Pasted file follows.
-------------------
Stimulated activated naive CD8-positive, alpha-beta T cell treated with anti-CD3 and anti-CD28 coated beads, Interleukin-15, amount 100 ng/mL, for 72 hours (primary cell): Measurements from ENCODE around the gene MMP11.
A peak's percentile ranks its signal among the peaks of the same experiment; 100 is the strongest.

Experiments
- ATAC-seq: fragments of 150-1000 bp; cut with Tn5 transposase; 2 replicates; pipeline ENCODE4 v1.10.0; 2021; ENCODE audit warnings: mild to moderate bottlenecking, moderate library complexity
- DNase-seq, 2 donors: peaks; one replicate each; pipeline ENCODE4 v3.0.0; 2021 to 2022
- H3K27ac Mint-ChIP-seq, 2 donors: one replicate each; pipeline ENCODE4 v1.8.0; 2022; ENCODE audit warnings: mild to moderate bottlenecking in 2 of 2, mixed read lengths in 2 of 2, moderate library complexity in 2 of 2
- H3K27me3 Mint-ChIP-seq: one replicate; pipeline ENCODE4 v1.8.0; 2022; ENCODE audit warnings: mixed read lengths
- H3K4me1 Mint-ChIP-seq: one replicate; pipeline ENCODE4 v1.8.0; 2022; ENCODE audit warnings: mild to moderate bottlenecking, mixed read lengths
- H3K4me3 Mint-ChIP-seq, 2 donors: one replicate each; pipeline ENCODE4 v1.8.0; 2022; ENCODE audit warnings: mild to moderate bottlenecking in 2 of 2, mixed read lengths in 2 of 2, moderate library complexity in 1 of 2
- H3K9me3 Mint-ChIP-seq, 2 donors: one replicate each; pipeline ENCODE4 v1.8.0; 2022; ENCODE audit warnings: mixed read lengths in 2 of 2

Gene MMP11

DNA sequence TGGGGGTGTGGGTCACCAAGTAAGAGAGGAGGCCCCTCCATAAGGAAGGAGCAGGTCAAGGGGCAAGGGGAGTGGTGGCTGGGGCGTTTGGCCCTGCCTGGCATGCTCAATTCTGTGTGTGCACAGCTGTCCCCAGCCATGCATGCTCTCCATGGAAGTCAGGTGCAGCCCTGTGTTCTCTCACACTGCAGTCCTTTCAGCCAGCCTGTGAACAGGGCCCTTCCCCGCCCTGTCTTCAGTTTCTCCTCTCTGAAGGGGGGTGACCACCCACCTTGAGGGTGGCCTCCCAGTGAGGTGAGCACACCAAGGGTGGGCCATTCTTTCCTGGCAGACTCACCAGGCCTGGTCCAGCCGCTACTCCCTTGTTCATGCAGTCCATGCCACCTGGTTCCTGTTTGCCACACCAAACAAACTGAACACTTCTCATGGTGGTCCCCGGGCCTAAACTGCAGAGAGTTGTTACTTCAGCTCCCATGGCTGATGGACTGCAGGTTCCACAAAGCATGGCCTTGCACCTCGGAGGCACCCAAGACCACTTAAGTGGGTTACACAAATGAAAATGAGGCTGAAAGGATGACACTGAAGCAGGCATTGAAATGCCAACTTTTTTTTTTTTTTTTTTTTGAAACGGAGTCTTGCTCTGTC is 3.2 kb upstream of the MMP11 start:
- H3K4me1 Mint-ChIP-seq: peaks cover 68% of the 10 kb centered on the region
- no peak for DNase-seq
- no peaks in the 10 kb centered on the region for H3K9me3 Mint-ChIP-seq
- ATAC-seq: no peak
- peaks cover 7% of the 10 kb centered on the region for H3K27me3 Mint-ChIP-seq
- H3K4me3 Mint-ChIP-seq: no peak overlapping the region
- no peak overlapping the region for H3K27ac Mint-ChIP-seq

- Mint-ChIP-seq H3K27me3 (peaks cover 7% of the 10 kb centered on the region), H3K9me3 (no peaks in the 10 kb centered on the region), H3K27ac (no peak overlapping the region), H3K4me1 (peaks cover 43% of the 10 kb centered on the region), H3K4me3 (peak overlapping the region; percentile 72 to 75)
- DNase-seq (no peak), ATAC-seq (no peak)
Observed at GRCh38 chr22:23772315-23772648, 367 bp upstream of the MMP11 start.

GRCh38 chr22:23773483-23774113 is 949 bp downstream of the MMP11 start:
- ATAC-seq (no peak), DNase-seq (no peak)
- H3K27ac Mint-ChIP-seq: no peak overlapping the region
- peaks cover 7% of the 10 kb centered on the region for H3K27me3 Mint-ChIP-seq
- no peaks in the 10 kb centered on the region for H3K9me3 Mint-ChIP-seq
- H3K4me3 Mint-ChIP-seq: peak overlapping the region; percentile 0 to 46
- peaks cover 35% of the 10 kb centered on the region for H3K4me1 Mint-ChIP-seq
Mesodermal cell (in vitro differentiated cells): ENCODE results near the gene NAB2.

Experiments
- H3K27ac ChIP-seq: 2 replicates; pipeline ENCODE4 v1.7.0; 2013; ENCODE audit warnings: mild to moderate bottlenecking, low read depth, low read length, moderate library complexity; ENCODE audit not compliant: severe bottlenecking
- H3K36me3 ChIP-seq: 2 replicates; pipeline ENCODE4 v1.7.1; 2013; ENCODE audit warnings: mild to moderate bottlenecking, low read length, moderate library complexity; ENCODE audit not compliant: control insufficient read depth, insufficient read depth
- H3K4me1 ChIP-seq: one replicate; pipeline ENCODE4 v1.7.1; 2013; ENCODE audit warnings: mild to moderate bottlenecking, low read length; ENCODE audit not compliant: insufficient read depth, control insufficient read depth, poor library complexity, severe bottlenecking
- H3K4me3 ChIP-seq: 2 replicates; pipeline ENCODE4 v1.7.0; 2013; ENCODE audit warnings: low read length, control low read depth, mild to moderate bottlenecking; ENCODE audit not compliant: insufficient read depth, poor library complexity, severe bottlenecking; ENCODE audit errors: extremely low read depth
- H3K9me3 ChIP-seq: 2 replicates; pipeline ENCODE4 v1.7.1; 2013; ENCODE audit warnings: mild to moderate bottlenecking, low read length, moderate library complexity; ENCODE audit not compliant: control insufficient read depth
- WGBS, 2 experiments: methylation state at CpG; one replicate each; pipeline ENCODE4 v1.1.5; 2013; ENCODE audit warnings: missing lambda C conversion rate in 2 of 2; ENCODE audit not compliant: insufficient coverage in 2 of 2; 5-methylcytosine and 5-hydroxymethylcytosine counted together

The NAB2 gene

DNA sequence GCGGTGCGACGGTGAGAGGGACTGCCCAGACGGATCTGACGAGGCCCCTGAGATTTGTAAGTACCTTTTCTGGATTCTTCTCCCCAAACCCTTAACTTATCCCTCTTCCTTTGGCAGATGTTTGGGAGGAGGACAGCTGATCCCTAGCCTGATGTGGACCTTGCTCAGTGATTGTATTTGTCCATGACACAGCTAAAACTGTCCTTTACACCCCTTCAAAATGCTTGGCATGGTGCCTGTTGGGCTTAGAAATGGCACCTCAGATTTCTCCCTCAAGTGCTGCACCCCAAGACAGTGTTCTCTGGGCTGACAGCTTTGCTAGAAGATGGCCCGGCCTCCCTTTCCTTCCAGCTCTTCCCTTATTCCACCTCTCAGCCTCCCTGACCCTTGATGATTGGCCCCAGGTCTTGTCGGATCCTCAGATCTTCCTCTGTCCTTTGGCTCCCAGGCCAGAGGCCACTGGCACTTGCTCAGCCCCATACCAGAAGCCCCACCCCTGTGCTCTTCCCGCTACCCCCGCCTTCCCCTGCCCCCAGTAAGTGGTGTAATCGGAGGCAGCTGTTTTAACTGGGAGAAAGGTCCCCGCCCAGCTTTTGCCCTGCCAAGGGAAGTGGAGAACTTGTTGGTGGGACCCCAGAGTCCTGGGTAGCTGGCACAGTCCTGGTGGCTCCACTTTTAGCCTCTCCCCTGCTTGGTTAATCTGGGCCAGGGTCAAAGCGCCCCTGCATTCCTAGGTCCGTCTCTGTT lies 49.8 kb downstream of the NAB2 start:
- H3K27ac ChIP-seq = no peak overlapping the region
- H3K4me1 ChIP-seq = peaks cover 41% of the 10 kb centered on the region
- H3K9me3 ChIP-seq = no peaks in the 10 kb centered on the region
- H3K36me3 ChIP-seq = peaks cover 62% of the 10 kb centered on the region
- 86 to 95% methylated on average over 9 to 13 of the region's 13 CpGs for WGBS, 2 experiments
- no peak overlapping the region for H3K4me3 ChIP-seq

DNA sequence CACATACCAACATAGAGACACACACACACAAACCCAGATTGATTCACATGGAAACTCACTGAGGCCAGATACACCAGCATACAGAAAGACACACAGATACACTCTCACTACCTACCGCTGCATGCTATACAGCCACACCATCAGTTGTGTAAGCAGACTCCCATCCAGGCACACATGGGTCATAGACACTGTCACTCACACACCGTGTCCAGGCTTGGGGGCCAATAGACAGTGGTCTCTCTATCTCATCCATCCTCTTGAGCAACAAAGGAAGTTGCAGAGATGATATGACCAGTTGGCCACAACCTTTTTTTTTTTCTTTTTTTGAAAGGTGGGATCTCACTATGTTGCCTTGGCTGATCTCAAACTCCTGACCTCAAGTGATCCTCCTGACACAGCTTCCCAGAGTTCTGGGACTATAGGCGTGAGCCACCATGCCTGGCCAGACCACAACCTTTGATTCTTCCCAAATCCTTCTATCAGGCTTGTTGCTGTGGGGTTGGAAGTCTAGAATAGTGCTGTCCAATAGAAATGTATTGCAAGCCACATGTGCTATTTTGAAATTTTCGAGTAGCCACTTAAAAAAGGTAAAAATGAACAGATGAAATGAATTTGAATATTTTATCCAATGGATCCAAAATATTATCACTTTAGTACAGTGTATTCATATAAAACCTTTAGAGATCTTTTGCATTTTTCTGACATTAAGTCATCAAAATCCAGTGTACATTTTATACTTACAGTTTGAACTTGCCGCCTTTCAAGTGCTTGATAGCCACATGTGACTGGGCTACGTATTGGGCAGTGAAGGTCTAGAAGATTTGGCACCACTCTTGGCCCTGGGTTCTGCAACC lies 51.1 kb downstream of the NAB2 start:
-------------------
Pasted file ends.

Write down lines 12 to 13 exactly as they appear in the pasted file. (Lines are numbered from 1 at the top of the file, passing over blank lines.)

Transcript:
DNA sequence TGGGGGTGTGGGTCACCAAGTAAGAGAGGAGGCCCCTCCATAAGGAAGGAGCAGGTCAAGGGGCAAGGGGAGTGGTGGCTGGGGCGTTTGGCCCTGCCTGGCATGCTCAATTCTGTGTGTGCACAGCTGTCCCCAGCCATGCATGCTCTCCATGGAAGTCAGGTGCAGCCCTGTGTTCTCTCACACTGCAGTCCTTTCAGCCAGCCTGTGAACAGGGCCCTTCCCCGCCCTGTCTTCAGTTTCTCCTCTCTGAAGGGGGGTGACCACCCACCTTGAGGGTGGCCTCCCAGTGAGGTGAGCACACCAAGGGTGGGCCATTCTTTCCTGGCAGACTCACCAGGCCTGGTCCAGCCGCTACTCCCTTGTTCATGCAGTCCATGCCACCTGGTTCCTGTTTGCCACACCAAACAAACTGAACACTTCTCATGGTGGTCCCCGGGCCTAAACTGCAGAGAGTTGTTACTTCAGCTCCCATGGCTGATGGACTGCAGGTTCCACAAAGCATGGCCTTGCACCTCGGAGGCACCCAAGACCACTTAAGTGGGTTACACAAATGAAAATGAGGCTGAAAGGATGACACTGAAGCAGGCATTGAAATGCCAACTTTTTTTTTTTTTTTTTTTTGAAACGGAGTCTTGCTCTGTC is 3.2 kb upstream of the MMP11 start:
- H3K4me1 Mint-ChIP-seq: peaks cover 68% of the 10 kb centered on the region